by Samantha Gorenstein
I hate it when people say, “I can’t imagine what you’re going through.”
I hate it because they are wrong.
I hate it because they think they are right, but what they mean is, “I can’t understand.”
Those two sentences might seem similar, but they are vastly different.
“I can’t understand” is true. If you have not lost a child, you will never ever understand what it is like to wade through the ocean of grief.
You cannot possibly understand how all-consuming it is.
You cannot possibly understand how the world shifts beneath your feet and is never fully righted again.
You cannot possibly understand how it feels when people you love suddenly fall silent and stop talking to you completely.
You cannot understand the tremendous fear that your perfect baby will be forgotten and unloved by the same people who should have adored him.
You cannot understand the guilt or how it sneaks into seemingly ordinary moments.
You cannot understand how sitting in your child’s empty bedroom and reading a story out loud to a photograph of him is the most comforting part of your day.
You cannot understand any of this, and recognizing that you cannot understand is wise.
The thing is… you can imagine it, especially if you are a mother.
You can imagine a silent room when your baby is born.
You can imagine doctors whisking your baby away before you’ve even had a chance to see him, and silently ignoring your pleas of, “Is he okay?” because they don’t know.
You can imagine a doctor quietly and calmly telling you your child will die.
You can imagine holding your baby and realizing he is no longer breathing, that the moment you knew was coming came so much faster than you were prepared for.
You can imagine walking out of the hospital without your baby and getting into a car that has no car seat.
You can imagine waking with a start in the middle of the night, and then remembering your baby is dead.
You can imagine receiving a birth certificate in the mail weeks after, with the cruel word “Deceased” stamped boldly across the center.
You can imagine visiting your baby’s body at the funeral home the morning before he is cremated, and lovingly whispering in his ear not to be afraid.
You can imagine carefully, lovingly folding brand new clothes and blankets that will never be used into boxes—taking apart a crib that was assembled only days before.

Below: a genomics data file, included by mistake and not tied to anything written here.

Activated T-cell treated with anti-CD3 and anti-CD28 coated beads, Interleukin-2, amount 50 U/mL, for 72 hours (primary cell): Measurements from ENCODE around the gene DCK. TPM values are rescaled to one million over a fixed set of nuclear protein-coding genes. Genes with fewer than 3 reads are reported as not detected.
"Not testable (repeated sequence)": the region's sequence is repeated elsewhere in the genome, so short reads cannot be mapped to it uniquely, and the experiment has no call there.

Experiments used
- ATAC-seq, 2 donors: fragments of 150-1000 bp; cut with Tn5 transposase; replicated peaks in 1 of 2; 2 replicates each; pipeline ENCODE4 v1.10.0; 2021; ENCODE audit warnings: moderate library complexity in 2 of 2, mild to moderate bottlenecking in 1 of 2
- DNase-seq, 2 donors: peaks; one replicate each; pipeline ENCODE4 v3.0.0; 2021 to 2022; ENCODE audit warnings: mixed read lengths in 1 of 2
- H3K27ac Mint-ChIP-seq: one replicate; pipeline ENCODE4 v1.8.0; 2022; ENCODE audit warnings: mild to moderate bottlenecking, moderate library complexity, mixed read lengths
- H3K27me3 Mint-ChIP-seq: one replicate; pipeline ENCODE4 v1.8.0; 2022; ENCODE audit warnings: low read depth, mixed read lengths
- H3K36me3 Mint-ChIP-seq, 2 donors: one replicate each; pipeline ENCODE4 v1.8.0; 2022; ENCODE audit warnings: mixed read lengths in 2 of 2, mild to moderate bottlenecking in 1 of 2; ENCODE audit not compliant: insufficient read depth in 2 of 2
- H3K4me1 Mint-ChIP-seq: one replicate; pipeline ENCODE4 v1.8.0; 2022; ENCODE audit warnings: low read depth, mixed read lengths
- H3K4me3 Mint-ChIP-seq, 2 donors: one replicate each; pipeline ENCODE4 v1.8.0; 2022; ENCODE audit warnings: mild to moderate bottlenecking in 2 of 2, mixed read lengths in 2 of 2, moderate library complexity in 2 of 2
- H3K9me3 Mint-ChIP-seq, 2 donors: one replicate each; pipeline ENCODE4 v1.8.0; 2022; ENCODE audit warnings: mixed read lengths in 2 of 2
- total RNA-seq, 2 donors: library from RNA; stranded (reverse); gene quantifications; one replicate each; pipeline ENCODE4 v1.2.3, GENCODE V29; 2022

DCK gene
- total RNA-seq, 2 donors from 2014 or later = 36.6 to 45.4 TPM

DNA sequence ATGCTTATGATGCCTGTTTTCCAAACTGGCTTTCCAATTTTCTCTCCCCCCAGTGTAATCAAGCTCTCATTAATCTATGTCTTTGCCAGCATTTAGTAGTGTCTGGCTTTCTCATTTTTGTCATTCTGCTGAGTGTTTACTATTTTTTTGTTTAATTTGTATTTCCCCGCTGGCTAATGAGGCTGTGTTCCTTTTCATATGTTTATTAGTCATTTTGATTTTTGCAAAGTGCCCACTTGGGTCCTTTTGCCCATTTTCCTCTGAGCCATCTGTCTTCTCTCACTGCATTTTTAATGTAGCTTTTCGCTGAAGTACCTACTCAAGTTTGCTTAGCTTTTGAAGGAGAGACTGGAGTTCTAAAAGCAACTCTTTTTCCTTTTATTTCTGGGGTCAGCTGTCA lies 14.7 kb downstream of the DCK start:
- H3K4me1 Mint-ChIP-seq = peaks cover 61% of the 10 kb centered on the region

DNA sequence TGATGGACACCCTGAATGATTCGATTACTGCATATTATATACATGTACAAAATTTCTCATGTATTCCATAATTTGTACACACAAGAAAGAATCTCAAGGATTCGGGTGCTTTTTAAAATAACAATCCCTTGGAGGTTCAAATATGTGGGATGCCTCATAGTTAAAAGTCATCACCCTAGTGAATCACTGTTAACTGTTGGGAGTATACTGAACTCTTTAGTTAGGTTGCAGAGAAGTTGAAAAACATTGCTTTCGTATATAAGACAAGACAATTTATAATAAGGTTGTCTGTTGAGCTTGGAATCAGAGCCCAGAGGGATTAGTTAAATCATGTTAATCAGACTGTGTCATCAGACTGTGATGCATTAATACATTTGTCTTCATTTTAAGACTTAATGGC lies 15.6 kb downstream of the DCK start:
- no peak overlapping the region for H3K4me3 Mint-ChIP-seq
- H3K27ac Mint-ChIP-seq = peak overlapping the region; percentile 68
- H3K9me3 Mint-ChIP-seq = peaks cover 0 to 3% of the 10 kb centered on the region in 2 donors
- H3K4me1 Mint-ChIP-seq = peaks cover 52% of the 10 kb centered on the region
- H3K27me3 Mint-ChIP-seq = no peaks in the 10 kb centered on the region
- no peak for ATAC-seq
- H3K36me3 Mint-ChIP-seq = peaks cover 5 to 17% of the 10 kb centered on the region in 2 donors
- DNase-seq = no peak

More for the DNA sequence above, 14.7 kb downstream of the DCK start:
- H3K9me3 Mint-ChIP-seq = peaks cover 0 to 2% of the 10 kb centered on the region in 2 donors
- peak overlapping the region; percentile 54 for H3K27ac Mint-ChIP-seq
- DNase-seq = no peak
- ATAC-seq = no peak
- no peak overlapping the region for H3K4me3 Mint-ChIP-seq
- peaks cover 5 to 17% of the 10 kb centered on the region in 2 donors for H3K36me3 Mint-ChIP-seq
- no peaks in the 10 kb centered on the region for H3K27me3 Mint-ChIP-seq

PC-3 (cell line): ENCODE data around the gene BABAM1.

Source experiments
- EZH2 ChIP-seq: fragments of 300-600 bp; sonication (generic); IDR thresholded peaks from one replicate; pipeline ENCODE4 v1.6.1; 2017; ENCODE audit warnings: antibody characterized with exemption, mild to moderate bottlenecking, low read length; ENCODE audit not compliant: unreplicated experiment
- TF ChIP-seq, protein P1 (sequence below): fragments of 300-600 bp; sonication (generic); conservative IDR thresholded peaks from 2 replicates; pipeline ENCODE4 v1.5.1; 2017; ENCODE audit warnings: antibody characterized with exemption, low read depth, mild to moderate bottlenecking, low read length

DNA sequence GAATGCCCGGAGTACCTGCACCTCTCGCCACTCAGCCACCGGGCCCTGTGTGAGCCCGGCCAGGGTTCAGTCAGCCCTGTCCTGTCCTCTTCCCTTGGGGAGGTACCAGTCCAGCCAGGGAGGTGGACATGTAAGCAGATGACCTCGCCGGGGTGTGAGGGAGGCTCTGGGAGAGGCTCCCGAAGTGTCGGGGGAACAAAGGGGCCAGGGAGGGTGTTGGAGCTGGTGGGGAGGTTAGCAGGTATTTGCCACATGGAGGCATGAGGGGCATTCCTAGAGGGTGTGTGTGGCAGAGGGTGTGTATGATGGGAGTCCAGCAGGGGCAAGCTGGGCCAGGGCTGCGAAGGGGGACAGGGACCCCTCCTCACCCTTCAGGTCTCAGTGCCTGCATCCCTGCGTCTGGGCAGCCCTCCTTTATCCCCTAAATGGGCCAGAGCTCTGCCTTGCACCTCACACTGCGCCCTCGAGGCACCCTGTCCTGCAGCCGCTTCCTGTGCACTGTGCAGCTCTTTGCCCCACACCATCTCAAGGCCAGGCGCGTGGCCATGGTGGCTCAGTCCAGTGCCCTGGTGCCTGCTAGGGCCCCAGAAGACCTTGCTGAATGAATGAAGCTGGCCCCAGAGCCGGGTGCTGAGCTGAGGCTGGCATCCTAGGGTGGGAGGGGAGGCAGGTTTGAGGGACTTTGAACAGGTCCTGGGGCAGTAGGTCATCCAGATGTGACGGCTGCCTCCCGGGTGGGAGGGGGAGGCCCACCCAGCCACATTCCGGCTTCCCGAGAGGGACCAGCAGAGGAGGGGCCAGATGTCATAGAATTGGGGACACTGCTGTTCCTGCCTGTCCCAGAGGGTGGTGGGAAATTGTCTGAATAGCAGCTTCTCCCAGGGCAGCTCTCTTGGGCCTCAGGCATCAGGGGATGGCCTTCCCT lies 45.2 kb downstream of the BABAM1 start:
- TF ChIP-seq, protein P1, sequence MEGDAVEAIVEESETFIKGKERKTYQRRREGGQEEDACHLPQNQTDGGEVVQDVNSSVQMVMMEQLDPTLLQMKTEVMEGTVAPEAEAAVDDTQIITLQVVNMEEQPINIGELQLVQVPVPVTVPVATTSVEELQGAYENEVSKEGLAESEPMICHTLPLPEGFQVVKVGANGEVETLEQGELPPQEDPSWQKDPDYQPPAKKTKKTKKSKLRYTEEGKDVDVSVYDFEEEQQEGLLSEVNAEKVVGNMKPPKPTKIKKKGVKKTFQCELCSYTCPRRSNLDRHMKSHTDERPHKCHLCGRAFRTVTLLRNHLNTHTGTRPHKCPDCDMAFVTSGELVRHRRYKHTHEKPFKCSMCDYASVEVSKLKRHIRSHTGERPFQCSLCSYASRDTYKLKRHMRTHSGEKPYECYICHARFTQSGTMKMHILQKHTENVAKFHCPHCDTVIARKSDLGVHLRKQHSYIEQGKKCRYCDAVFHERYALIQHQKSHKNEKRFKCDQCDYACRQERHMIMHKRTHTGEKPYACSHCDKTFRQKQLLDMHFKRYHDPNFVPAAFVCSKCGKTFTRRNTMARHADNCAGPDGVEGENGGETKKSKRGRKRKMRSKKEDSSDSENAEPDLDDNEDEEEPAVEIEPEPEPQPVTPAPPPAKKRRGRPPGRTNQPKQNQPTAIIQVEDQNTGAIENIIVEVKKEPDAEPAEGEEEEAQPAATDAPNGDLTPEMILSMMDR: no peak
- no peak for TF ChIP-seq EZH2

You can imagine screaming in anguish even months later because your heart is still beating, and your child’s is not.
I am the one who can’t imagine it. Instead of imagining, I am remembering.
You can imagine what it feels like, but even the imagining is so unbearably painful, so you choose not to. Instead, you silence those thoughts before you accidentally imagine them into reality.
You can imagine all this and you should. You should imagine leaving the hospital without your baby, even though it is painful.
You should imagine losing your child, even though it feels like by doing so, you are inviting that reality.
You should imagine this, because only by imagining can you begin to transform sympathy into empathy.
Empathy allows you to understand a fraction more than you would have. And though you will never fully comprehend what this life is like, by trying to imagine and empathize, you are showing us your love.
You are saying to us – we will help you carry this burden. You are showing us you don’t want us to suffer alone.
I’m sure you can imagine what a relief that is.
ABOUT THE AUTHOR
Samantha Gorenstein and her husband Marc struggled with infertility for five years before welcoming sweet Reed Elliott into the world on December 10, 2019. Their hearts were broken when they learned Reed had suffered a severe neurologic injury in utero and was unable to survive. Reed passed away on December 14, after four days of love and joy with his parents. Though they didn’t bring their baby home, Samantha and Marc are still overwhelmingly proud of their little boy and are learning how to be better parents to him every day. Find more of their story on https://gorensss.wixsite.com/hopeblooms/blog and on Instagram @ssgorens